Books have always figured in my life. I think my earliest most favourite memories are of Anne of Green Gables, Heidi, and Hans Brinker – oh, and the Bobbsey Twins. I also loved fairy tales, especially fairy tale books that included colour illustrations – which would later on influence the overall look of my paintings. Reading was always an escape for me. Growing up in a household with seven children, an alcoholic father, and more than a few relocations – books grounded me in a necessary ‘unreality’. Reading, for me, was a tool for coping. I loved my mother, had set relationships with my siblings…each played a very specific role in dealing with the onslaught of my father’s alcoholism – but books were my true balm.
Painting books are my way of honouring the past, and honouring the written word. I like the feel of books, I like how they smell – they seem organic. In my collecting of books, for paintings, I look for the familiar. And I look for titles that, for good reason, have become classics. I already mentioned a few early titles, but as a teen and on up I came to love Jane Eyre, Grapes of Wrath, Wuthering Heights, The Catcher In The Rye, To Kill A Mockingbird, The Razors Edge…so many more. All of these shaped my past, helped me to get where I am. I love when little notes fall out of books. Books contain secrets, long kept, old valentines hidden away, grocery lists, dried flowers, dedications to loved ones, quiet little memories tucked between the pages. Favourite recipes are spattered with aged grease or bits of old dough. Almost always I can lay a cookbook down and it will open to a classic biscuit recipe.
In the late 1960s my parents owned a roadside diner/gas station. When it came to sleeping arrangements, it was a small affair, with us all tucked into various parts of the buildings . My brother and two eldest sisters slept in rooms behind the garage, me and the remaining three sisters shared one room behind the restaurant – and my parents converted the office into a bedroom. This office was central to everything. It was where everyone had to pass on the way to anywhere. It was where my books were kept…on a shelf behind the bed – it was the way out, the way in – it was where we had to tiptoe past when my father was sleeping off the night before. I can picture still my Hans Brinker, my Anne Of Green Gables series, my Hiedi, and Bobbsey Twins…still on the shelf. Vivid memories of this time, mostly because of the trauma of living with my father. I think my child’s mind somehow magnified the peace I found in reading, the escape was true and complete when I read.
Many of my associations with books come from this time. My mother cooking constantly to keep the restaurant stocked – always baking pies and roasting beef. Rows and rows of Cornflakes and over-large cans for refilling condiments, and bags of this that and the other thing sat waiting on shelves in our multi-purpose dining/laundry/storage room. We had a woman, Kay, who often helped in the restaurant. For a time her and her husband lived in a trailer behind the restaurant. I used to love to watch Kay cook, my mother make pies, busy, normal things – I looked to Kay when my mom was working out front – she bandaged my knees, spoke softly and reassuringly when I needed it most. So cookbooks are a favourite for me to paint – a nod mostly to my mother, but also to smaller important memories, memories of Kay. I might add that she had lost a couple of fingers when she was a young woman, I think an accident while working in a hunting camp – this was a constant source of fascination for me.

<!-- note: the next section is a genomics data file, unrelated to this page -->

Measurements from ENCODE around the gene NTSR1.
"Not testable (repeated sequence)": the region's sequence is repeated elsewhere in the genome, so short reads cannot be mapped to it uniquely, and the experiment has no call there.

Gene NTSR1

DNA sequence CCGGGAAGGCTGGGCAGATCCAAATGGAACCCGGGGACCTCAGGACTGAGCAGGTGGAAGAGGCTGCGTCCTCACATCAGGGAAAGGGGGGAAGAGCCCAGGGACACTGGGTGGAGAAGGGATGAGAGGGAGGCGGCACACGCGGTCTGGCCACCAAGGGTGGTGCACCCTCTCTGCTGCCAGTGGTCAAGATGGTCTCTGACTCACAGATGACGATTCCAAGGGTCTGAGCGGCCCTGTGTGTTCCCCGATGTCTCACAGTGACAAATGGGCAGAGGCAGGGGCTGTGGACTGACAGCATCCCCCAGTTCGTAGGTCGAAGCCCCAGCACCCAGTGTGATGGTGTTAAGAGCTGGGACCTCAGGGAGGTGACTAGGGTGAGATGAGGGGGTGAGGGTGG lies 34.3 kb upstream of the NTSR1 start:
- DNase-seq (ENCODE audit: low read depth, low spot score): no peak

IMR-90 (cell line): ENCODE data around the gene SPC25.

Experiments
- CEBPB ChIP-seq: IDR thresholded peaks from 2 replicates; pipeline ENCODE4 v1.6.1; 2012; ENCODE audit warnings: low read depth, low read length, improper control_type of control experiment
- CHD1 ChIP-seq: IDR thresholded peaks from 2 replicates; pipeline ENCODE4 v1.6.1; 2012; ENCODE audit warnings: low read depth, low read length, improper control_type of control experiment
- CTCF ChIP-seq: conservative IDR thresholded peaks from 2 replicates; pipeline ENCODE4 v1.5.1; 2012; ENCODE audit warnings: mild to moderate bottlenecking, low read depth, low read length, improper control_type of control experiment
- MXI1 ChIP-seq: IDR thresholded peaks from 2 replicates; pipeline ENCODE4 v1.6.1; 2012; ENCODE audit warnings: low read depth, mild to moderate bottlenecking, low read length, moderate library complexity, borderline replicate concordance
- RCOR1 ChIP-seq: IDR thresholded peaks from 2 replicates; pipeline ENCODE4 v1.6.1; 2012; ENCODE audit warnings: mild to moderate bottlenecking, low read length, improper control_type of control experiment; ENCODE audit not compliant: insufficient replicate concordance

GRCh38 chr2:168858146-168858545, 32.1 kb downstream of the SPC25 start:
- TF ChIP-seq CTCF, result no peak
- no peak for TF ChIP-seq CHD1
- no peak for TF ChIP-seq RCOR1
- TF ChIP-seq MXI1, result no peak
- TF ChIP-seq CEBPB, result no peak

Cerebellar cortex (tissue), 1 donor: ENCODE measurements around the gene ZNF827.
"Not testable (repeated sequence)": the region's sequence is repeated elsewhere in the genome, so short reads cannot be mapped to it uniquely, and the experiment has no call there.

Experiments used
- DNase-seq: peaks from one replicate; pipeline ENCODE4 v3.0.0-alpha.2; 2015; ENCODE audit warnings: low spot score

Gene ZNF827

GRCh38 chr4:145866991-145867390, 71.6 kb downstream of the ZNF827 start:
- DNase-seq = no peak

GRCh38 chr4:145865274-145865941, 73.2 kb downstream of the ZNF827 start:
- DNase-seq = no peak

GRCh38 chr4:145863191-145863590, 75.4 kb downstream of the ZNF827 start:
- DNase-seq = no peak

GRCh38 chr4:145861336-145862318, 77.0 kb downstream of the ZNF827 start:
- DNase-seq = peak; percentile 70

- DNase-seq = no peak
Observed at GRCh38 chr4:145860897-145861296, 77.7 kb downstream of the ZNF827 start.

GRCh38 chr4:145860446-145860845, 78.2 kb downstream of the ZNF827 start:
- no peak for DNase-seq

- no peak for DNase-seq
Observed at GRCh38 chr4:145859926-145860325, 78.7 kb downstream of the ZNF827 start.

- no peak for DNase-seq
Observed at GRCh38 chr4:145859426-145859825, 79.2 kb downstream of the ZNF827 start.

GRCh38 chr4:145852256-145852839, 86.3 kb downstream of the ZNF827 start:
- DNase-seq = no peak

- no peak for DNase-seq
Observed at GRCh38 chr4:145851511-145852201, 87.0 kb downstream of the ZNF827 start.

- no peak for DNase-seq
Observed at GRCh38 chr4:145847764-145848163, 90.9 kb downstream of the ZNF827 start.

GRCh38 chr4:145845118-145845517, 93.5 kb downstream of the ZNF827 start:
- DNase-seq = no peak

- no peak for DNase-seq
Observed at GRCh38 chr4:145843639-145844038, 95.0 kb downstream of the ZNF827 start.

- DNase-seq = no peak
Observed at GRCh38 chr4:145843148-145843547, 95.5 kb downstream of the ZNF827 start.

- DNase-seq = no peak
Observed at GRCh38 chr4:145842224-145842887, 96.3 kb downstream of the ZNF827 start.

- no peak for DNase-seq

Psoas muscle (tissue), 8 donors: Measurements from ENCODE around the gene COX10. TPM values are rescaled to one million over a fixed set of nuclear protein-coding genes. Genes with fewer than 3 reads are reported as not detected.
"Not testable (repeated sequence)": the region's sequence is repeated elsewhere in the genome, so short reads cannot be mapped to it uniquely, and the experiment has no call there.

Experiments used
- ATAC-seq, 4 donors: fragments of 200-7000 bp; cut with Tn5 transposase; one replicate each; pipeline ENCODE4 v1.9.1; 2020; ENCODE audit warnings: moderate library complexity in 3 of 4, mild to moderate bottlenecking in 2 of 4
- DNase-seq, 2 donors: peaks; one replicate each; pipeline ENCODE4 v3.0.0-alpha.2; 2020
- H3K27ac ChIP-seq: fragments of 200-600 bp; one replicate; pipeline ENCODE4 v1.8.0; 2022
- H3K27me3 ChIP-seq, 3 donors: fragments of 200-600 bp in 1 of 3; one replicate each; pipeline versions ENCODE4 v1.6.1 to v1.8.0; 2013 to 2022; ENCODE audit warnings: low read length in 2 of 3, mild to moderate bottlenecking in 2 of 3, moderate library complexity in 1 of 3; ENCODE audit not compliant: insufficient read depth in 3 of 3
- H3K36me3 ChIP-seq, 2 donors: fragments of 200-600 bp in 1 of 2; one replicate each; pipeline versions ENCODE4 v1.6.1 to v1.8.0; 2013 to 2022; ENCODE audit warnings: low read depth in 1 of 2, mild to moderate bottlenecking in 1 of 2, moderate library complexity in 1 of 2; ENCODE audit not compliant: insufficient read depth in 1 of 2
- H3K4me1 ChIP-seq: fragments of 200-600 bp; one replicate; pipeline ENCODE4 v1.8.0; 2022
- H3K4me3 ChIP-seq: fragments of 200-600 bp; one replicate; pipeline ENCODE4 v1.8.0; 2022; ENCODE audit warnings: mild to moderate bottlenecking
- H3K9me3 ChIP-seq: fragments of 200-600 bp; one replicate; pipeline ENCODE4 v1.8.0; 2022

I always choose things that seem familiar to me…whether it be the title, or the type of book, it has to connect with me in some way. There are some books that I keep collecting, different bindings, different editions, or even sometimes the same book in every way except that it was read by someone who either kept better care, or someone who’s attention dog-eared most pages and who’s handling made scotch taping the binding a necessity. The pulp series is a bit different…as a young girl I had a friend whose parents had a rather large collection of pulp fiction ranging from murder mystery to erotica. During sleepovers we would sneak some of the books to our room and hide under an old wool blanket with a flashlight, reading stuff we didn’t understand, stuff we weren’t supposed to be reading – dirty books!
The publishing industry is taking quite a knock these days, and to think of a future without actual books saddens me. There is no way to measure the experience of something read on a computer, none that I know of. No life, no bits of ‘stuff’ falling out or stuck on – no way to connect that screen to one’s past, one’s mother, father, sister, friend. Every bit of wear on a book, every tear, are evidence of a life – lives – something tangible that connects us to the people, times, places we have known.
All Images Are © Holly Farrell
Holly Farrell Artist Bio
Holly Farrell was born in 1961 in North Bay, Ontario. She began drawing and painting at 29 as an outlet to her work counselling teens with developmental challenges. Farrell’s interest in still life painting developed over a few years out of a desire to hone her drawing skills. In 1992 she exhibited her paintings for the first time at the Toronto Outdoor Art Exhibition. Farrell has since exhibited her work throughout Canada, the US, and Japan. She lives and works in Toronto.
Currently Holly Farrell is working towards a solo exhibition in October 2015 at Clark Gallery, Lincoln, MA. Also in October she will exhibit work in ‘A Female Voice’, a group show at the Cornell Museum of Art in Delray Beach, Fl.
Blog / Website: HollyFarrell.com
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